Tecentriq failure puts accelerated approval in a spin
This morning's shock failure of Roche’s Tecentriq to show a survival benefit in second-line urothelial bladder cancer gives the US FDA a headache: should the agency now revoke the drug’s approval, granted on an accelerated basis a year ago?
Fresh doubts now surround the reliability of the accelerated approvals of three other agents, Opdivo, Imfinzi and Bavencio – the last granted just yesterday – given Tecentriq’s flop. And this is not to mention the biggest irony: Merck & Co’s Keytruda, the only anti-PD-1/PD-L1 asset to show a survival benefit in this cancer, is actually the one not to have received US approval (see table below).
It is possible that Merck simply did not view bladder cancer as a big enough indication to bother pursuing under early, accelerated approval. The Keynote-045 trial was stopped early after Keytruda improved overall survival by 2.9 months, reducing risk of death by 27% (p=0.0022), and Merck filed for full US approval, with an FDA action date set at June 14.
It is worth speculating whether the strength of the Keynote-045 result had spurred the US regulator to grant accelerated approvals – based solely on remission rates – to Keytruda’s rivals. Yesterday’s approval of Merck KGaA/Pfizer’s Bavencio came a week after that of Astrazeneca’s Imfinzi.
Now, with Tecentriq, the FDA faces a double head-scratcher. Not only is the Roche drug approved second-line, it also recently scored an accelerated green light in first-line bladder cancer patients ineligible for chemo – both on the basis of the Imvigor-210 study.
Early data showing striking tumour regressions in bladder cancer patients made Tecentriq the star of the 2014 Asco meeting, and approval came last year based on 15% overall remission rates, including 27% in high PD-L1 expressers (Therapy focus – Immunotherapy crowds bladder cancer space, May 2, 2017).
This has been thrown into doubt with Roche’s revelation that Imvigor-211, the confirmatory trial for Tecentriq’s bladder cancer approval, failed to extend survival.
Bernstein wrote that this was only the second time immuno-oncology did not boost survival in a post-chemo setting, after the not particularly relevant failure of Opdivo in the Checkmate-143 brain cancer study.
Little beyond guesswork is possible until full Imvigor-211 data are presented – Roche had hinted that Asco was a possibility, but September’s Esmo meeting now looks a likelier venue. Overall survival can be a tough endpoint to hit if a study allows patient crossover, but it is not clear if this was the case in Imvigor-211.
However, Roche seems to have worked hard to avoid the trap Opdivo fell into in the Checkmate-026 first-line NSCLC trial. It had designed Imvigor-211 to look first at high PD-L1 expressers, then those with any level of expression, followed by all-comers.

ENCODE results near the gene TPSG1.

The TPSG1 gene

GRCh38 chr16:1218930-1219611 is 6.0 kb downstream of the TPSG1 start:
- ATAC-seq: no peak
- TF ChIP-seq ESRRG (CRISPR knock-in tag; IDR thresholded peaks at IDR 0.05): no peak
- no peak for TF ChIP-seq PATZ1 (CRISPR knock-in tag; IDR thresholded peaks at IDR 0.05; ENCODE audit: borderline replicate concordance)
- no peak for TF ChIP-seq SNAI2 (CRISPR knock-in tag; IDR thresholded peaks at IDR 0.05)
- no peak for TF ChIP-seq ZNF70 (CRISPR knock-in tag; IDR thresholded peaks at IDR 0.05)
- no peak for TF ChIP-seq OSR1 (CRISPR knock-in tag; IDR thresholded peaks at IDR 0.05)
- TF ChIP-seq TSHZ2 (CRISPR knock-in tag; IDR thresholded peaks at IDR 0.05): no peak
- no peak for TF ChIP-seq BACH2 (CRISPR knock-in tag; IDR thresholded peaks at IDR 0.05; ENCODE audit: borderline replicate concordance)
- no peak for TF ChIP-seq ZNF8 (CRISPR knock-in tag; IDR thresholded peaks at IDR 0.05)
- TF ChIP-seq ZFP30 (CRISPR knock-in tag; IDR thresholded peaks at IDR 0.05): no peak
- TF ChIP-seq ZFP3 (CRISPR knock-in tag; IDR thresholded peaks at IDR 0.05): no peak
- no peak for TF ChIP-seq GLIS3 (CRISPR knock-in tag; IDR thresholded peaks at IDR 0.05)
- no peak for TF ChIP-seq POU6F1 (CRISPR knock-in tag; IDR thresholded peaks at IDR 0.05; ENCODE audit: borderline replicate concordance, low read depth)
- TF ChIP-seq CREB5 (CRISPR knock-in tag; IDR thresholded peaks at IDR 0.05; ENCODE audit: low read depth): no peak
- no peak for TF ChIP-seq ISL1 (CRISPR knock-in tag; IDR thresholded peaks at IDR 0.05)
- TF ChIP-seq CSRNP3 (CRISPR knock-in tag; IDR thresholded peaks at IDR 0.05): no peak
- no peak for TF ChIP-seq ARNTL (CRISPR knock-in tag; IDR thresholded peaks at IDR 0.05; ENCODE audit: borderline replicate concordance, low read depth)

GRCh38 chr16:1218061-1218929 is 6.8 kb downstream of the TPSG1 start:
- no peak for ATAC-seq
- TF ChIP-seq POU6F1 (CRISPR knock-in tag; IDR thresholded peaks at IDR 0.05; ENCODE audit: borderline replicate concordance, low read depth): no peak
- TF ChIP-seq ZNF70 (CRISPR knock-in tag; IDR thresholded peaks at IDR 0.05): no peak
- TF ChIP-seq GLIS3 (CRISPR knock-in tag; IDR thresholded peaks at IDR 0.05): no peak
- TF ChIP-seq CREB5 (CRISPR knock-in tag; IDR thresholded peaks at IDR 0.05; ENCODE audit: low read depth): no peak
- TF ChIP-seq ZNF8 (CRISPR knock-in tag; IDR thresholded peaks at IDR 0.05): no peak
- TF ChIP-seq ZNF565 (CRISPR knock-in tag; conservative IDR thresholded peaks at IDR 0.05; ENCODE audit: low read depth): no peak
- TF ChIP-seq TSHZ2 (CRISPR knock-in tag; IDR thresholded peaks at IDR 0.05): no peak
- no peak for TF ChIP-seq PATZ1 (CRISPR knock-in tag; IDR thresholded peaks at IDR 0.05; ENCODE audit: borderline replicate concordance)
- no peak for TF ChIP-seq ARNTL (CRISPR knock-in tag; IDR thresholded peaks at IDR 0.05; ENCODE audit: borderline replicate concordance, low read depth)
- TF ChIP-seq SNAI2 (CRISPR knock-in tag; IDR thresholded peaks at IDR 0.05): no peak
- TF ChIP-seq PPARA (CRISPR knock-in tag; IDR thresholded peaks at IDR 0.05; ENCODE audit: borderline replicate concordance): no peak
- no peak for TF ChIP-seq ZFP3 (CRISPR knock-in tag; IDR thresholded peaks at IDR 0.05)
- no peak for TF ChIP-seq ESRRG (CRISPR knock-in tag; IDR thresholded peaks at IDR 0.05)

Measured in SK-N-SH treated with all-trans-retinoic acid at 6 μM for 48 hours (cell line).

Failure suggests that even that easiest first hurdle was missed. Roche said Imvigor-211 responses were similar to those in ‘210, hinting at outperformance of the chemo arm, though without crossover onto an immuno-oncology agent it is hard to see why control patients – who had mostly failed chemo – would respond after a second dose.
|US approval status for anti-PD-1/PD-L1 MAbs in urothelial bladder cancer|
|Relevant date||Indication||Study data||Trial ID|
|18 May 2016||Accelerated approval for 2nd-line use||15% ORR in Imvigor-210 study||NCT02951767|
|17 Apr 2017||Accelerated approval for 1st-line (chemo ineligible) use||24% ORR in Imvigor-210 study||NCT02951767|
|10 May 2017||Failure to show OS benefit in 2nd-line use||Imvigor-211 study||NCT02302807|
|Opdivo (Bristol-Myers Squibb/Ono)|
|2 Feb 2017||Accelerated approval for 2nd-line use||20% ORR in Checkmate-275 study||NCT02387996|
|1 May 2017||Accelerated approval for 2nd-line use||17% ORR in Study 1108||NCT01693562|
|Bavencio (Pfizer/Merck KGaA)|
|9 May 2017||Accelerated approval for 2nd-line use||13% ORR in Javelin Solid Tumor study|
|27 Aug 2017||PDUFA date for maintenance treatment approval||16% ORR in Javelin Bladder 100 study||NCT02603432|
|Keytruda (Merck & Co)|
|14 Jun 2017||PDUFA date for full 2nd-line approval||OS 10.3mth vs 7.4mth in Keynote-045 study||NCT02256436|
|14 Jun 2017||PDUFA date for 1st-line (chemo ineligible) use||24% ORR in Keynote-052 study||NCT02335424|
The setback will spur further talk of the need to find biomarkers of response, and hasten the realisation that not all PD-1/PD-L1 inhibitors are created equal. Already Opdivo’s NSCLC failure in Checkmate-026, set against Keytruda’s success in Keynote-021, suggests that efficacy differences might not be entirely down to study design.
The Keynote-021 result is also relevant because today is the date by which the FDA is to issue a verdict regarding Merck’s accelerated approval filing based on this trial (Event – Merck’s daring bid for lung cancer domination, April 28, 2017). Extrapolating a survival benefit from remission data has been put on decidedly shaky ground.
Ultimately though, for Roche this is not the end of the world. Consensus sellside forecasts are that bladder cancer will make up just 16% of Tecentriq’s 2022 sales of $4.9bn, EvaluatePharma calculates.
But after Bristol’s Checkmate-026 calamity investors have been handed another reminder that with immuno-oncology it will not all be plain sailing. Now it’s over to the FDA to decide how to deal with this mess.
To contact the writer of this story email Jacob Plieth in London at [email protected] or follow @JacobPlieth on Twitter